Dual nationality.ppt

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Dual nationality.ppt

  1. 1. Nationality is the status of belongingto a particular nation by origin, birth,or naturalization. It can be an ethnicgroup that is part of a larger entitysuch as a state.
  2. 2. Nationality gives the right to live andwork permanently in a country, andincludes other rights, such as the right tohave a passport issued by that country,the right of abode in that countrysembassies, right of social security, rightto exercise some legal or politicalprofessions (e.g magistrate, president ofthe country). Nationality may alsoinclude obligations, such as military
  3. 3. How is it differ to citizenship?
  4. 4. What is Citizenship? Citizenship is commonly defined as“the state of being vested with therights, privileges, and duties of acitizen,” who is “a native ornaturalized member of a state orother political community.”
  5. 5. Citizenship in itself does not give theright to live in a country (a visa ornationality is required for that), but onlyto vote at elections (sometimes also theright to be elected). Citizenship can benational (nationwide), subnational (only inone state, region, province ormunicipality), or supranational (valid inseveral countries, like within the EU orCommonwealth).
  6. 6. It is widely believed that the conceptwas first introduced to the West by theancient Greeks who implemented it insmall communities and who distinguishedtheir citizens from the non-citizens – i.e.,the slaves, the “barbarians” and thewomen. It was then expanded by theancient Romans to cover their entireempire and in so doing legitimize their ruleover their conquered territories, andfurther refined by the French, who, bystaging the French Revolution, did awaywith a “caste system” for their citizens sothat the commoners would have the samerights as the nobles.
  7. 7. The modern concept of citizenship hasof course developed further, and countriesand supranational entities (e.g., theEuropean Union with their concept of anEU citizen) are up to now still debatingrelated matters. Complicating things abit is the issue of citizenship versusnationality: The former is deemed “moreexclusive” while the latter is afforded thosepeople from colonial territories who do notenjoy all citizenship rights. Because of thesize of the former British Empire, the UKhas probably the most interesting and mostconfusing citizenship and nationalitylaws.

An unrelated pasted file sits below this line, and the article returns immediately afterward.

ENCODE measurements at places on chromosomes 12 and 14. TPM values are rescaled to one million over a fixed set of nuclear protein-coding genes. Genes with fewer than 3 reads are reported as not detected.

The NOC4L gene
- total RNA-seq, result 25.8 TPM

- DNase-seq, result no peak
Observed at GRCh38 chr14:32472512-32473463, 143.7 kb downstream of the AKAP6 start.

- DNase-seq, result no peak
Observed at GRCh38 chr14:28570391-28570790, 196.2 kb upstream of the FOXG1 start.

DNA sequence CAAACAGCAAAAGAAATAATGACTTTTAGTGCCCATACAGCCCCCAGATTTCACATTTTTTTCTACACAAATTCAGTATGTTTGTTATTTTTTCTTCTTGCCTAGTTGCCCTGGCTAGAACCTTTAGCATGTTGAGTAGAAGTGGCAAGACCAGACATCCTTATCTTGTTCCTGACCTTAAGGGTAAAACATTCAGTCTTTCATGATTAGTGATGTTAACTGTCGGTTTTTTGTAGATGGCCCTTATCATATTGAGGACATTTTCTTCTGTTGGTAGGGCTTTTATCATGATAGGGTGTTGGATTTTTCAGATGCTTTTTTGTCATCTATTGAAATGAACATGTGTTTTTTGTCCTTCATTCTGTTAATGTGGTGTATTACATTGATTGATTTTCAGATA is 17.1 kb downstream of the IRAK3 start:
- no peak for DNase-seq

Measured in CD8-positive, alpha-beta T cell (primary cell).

8. 8. There are some cases of nationalitywithout citizenship. For instance, untilrecently, people naturalized French couldnot vote for the first 5 or 10 years aftertaking the French nationality. But there are also cases of citizenshipwithout nationality, which is muchmore common. For instance, foreigners inthe Benelux, the 5 Nordic countries, someSwiss cantons, Portugal and NewZealand have the right to vote at some orall elections, and in some cases to beelected too. Nationals of Commonwealthcountries living in the UK can also voteand be elected in the UK.
  9. 9. In Japan, has given the right to vote(but not to be elected) to permanent residents(only) at municipal elections (only). So99.99% of foreigners in Japan do not havecitizenship rights at all. Nationals of EU member-states all enjoythe rights given by nationality andcitizenship in other EU countries, with somerestrictions. Citizenship rights are limited toEU and local elections, and nationality rightsdo not include the right of social security (butmany non-EU countries dont have any,anyway) or the obligation of military service.
  10. 10. What is Dual Nationality? Dual nationality is a “status longrecognized in the law” and that “aperson may have and exercise rightsof nationality in two countries and besubject to the responsibilities ofboth. The mere fact that he assertsthe rights of one citizenship doesnot without more mean that herenounces the other”.
  11. 11. Dual nationality results fromthe fact that there is no uniformrule of international law relatingto the acquisition of nationality.Each country has its own laws onthe subject, and its nationality isconferred upon individuals on thebasis of its own independentdomestic policy. Individuals mayhave dual nationality not bychoice but by automatic operationof these different and sometimesconflicting laws.
  12. 12. Philippines in Response to Dual Nationality
  13. 13. Republic Act No. 9225,also known as theCitizenship Retention andRe-Acquisition Act of 2003,an individual, who was anatural-born Filipino citizenbut lost his/her Philippinecitizenship due tonaturalization as a citizen ofa foreign country, may nowapply for the Administration ofOath of Allegiance to theRepublic of the Philippines.